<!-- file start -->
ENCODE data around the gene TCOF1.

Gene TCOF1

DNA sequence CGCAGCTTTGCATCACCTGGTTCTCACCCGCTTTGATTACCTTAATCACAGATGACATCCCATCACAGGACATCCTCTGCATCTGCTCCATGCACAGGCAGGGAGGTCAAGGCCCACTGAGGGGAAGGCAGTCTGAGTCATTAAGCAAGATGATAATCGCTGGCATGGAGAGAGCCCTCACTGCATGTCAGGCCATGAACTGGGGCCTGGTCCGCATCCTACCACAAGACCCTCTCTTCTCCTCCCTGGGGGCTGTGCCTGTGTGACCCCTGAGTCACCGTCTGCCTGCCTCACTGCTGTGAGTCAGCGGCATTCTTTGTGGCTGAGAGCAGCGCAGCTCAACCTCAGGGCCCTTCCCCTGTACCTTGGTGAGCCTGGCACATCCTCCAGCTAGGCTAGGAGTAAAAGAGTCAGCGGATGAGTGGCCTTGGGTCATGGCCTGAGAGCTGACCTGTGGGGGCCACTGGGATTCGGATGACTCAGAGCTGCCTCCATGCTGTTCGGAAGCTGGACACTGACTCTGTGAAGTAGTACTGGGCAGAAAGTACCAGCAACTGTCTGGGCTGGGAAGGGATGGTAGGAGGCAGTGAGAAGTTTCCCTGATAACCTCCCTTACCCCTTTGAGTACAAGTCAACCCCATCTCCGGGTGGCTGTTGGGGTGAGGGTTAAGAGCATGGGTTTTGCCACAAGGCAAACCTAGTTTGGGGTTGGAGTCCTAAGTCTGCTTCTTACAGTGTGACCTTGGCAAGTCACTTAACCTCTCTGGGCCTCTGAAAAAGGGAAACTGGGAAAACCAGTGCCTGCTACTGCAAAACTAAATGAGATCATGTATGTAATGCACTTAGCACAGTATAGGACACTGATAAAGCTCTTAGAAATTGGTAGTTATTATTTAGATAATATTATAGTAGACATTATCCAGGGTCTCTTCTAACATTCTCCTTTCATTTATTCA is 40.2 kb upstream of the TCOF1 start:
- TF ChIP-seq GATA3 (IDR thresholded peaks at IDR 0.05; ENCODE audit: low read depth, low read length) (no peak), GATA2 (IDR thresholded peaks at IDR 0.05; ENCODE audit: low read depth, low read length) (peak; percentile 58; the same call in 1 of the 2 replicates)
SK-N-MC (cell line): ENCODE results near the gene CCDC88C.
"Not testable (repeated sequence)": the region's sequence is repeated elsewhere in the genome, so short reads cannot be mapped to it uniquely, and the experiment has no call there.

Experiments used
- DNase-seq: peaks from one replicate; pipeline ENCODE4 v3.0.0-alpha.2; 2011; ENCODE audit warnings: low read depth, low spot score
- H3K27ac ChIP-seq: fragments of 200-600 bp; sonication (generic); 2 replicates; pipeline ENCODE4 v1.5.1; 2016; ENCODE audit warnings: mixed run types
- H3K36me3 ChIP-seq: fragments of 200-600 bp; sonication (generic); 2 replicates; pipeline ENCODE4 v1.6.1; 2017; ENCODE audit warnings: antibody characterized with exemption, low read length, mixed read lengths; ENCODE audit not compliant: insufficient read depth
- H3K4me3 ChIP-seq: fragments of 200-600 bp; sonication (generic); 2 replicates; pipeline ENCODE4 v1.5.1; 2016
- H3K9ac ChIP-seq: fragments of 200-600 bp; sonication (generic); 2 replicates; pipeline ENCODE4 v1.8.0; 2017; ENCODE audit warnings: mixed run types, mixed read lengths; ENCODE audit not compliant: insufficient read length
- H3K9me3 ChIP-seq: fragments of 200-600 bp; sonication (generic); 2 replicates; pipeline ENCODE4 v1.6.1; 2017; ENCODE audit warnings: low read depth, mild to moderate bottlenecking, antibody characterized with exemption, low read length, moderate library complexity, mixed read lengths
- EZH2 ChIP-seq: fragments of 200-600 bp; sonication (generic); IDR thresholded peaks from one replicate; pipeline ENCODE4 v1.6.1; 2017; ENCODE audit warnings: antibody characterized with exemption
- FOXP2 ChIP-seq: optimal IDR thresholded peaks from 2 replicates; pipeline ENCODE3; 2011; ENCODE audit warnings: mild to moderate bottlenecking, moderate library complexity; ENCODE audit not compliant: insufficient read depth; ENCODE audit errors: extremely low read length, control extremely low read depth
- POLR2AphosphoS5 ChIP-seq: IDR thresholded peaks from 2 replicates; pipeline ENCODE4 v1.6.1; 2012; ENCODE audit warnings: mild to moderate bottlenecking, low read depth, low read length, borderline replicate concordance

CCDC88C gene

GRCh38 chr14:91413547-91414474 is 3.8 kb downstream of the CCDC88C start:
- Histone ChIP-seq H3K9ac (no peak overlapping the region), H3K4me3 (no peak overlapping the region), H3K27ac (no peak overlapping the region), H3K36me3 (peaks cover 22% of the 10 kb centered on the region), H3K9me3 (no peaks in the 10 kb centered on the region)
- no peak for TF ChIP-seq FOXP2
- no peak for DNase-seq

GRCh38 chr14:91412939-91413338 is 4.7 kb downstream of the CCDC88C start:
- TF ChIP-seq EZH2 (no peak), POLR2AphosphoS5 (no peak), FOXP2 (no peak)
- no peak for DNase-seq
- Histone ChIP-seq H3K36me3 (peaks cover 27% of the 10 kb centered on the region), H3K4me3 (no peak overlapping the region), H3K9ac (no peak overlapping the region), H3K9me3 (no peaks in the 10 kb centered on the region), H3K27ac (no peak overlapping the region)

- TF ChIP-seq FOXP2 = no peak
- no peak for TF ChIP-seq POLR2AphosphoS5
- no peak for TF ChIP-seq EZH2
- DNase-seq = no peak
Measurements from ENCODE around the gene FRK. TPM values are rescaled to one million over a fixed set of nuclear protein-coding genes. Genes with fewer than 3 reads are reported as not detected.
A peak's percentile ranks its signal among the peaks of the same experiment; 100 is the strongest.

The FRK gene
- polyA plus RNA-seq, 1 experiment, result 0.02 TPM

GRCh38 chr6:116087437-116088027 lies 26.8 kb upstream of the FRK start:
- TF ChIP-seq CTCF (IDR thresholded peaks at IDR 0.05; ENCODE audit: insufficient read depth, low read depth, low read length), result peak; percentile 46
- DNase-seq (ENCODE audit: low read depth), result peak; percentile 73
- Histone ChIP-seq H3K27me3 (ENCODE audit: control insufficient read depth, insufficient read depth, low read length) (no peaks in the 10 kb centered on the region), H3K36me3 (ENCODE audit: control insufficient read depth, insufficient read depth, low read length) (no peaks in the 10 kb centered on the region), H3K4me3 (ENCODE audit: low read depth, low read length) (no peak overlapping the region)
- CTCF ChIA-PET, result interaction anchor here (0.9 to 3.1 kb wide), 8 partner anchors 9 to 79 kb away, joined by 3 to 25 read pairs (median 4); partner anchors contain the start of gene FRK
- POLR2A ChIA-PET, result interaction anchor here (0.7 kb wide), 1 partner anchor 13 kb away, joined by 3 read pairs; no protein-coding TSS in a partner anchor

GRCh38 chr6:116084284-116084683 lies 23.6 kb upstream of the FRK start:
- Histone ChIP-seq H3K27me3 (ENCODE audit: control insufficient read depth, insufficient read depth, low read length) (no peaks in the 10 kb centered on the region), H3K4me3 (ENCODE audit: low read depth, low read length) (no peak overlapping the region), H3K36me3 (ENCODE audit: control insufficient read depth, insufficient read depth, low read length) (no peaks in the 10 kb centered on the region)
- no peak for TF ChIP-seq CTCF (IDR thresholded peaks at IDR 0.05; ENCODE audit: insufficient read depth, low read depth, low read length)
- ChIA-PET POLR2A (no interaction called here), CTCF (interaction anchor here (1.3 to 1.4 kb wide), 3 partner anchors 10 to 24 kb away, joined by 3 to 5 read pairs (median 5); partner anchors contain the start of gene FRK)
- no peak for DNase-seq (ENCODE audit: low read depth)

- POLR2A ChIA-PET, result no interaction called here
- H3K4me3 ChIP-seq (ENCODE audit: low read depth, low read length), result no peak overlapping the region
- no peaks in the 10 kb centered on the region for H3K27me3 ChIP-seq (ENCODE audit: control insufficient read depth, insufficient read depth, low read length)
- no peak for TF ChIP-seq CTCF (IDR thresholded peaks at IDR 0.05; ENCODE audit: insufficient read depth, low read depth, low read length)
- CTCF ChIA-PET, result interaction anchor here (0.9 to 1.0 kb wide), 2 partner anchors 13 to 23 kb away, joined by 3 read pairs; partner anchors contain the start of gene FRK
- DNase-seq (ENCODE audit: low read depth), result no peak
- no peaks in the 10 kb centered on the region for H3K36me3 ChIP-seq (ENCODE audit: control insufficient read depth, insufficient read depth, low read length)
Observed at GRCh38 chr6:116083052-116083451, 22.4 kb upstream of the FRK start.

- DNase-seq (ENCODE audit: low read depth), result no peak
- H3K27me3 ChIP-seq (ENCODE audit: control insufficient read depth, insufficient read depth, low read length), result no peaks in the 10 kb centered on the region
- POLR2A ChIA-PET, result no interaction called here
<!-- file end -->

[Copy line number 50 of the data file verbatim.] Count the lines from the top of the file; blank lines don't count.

- DNase-seq (ENCODE audit: low read depth), result no peak